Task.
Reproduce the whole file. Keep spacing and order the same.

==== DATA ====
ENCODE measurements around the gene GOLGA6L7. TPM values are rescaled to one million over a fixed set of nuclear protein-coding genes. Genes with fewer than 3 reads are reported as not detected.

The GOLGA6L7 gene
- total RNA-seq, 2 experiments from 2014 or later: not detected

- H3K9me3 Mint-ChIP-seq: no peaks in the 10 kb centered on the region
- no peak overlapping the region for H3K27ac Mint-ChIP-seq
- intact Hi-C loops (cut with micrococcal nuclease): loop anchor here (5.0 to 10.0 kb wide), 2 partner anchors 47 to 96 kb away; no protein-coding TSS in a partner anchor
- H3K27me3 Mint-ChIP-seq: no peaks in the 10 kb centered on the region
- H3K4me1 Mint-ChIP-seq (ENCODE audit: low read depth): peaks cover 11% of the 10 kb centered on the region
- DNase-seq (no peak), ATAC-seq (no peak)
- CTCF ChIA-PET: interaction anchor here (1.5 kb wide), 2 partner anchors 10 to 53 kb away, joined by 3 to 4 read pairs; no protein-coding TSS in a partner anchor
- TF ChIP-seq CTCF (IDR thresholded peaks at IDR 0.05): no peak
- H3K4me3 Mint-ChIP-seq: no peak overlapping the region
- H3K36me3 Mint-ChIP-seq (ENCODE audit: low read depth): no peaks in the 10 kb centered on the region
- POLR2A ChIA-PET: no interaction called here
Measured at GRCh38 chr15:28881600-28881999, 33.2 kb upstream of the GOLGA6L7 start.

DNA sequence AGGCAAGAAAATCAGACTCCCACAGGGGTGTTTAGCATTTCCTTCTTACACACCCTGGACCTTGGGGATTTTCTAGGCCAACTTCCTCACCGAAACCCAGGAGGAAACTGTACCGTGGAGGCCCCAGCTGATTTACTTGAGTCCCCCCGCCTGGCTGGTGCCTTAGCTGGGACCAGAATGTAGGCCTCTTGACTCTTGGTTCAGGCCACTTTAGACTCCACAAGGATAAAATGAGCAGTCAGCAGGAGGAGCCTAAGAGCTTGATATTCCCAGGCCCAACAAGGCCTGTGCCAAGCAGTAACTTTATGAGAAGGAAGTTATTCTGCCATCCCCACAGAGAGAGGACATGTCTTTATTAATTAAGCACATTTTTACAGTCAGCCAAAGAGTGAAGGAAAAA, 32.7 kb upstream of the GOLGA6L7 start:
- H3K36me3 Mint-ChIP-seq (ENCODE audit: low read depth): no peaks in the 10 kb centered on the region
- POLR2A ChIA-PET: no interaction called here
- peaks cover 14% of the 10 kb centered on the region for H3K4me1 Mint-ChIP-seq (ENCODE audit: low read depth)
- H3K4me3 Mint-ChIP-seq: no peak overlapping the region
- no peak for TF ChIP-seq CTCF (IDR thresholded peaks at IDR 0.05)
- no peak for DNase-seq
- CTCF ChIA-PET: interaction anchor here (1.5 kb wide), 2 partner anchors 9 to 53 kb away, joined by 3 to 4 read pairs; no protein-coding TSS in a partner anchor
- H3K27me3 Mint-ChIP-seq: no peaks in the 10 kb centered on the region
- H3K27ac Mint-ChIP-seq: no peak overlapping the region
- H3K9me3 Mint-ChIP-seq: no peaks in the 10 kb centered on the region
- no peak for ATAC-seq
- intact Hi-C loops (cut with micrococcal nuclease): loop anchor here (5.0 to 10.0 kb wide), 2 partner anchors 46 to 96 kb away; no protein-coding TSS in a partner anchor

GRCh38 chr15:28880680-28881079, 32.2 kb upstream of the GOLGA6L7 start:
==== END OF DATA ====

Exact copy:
ENCODE measurements around the gene GOLGA6L7. TPM values are rescaled to one million over a fixed set of nuclear protein-coding genes. Genes with fewer than 3 reads are reported as not detected.

The GOLGA6L7 gene
- total RNA-seq, 2 experiments from 2014 or later: not detected

- H3K9me3 Mint-ChIP-seq: no peaks in the 10 kb centered on the region
- no peak overlapping the region for H3K27ac Mint-ChIP-seq
- intact Hi-C loops (cut with micrococcal nuclease): loop anchor here (5.0 to 10.0 kb wide), 2 partner anchors 47 to 96 kb away; no protein-coding TSS in a partner anchor
- H3K27me3 Mint-ChIP-seq: no peaks in the 10 kb centered on the region
- H3K4me1 Mint-ChIP-seq (ENCODE audit: low read depth): peaks cover 11% of the 10 kb centered on the region
- DNase-seq (no peak), ATAC-seq (no peak)
- CTCF ChIA-PET: interaction anchor here (1.5 kb wide), 2 partner anchors 10 to 53 kb away, joined by 3 to 4 read pairs; no protein-coding TSS in a partner anchor
- TF ChIP-seq CTCF (IDR thresholded peaks at IDR 0.05): no peak
- H3K4me3 Mint-ChIP-seq: no peak overlapping the region
- H3K36me3 Mint-ChIP-seq (ENCODE audit: low read depth): no peaks in the 10 kb centered on the region
- POLR2A ChIA-PET: no interaction called here
Measured at GRCh38 chr15:28881600-28881999, 33.2 kb upstream of the GOLGA6L7 start.

DNA sequence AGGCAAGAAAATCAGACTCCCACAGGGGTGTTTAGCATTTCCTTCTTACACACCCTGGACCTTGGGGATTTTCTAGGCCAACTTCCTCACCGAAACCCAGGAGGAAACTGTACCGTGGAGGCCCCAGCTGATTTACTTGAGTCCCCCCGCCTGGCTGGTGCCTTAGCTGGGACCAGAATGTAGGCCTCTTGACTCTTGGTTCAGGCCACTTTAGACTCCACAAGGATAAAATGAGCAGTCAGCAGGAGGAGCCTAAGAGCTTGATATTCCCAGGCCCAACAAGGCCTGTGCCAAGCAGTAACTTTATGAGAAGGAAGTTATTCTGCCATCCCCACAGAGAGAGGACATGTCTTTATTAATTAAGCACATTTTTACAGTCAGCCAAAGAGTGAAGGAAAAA, 32.7 kb upstream of the GOLGA6L7 start:
- H3K36me3 Mint-ChIP-seq (ENCODE audit: low read depth): no peaks in the 10 kb centered on the region
- POLR2A ChIA-PET: no interaction called here
- peaks cover 14% of the 10 kb centered on the region for H3K4me1 Mint-ChIP-seq (ENCODE audit: low read depth)
- H3K4me3 Mint-ChIP-seq: no peak overlapping the region
- no peak for TF ChIP-seq CTCF (IDR thresholded peaks at IDR 0.05)
- no peak for DNase-seq
- CTCF ChIA-PET: interaction anchor here (1.5 kb wide), 2 partner anchors 9 to 53 kb away, joined by 3 to 4 read pairs; no protein-coding TSS in a partner anchor
- H3K27me3 Mint-ChIP-seq: no peaks in the 10 kb centered on the region
- H3K27ac Mint-ChIP-seq: no peak overlapping the region
- H3K9me3 Mint-ChIP-seq: no peaks in the 10 kb centered on the region
- no peak for ATAC-seq
- intact Hi-C loops (cut with micrococcal nuclease): loop anchor here (5.0 to 10.0 kb wide), 2 partner anchors 46 to 96 kb away; no protein-coding TSS in a partner anchor

GRCh38 chr15:28880680-28881079, 32.2 kb upstream of the GOLGA6L7 start: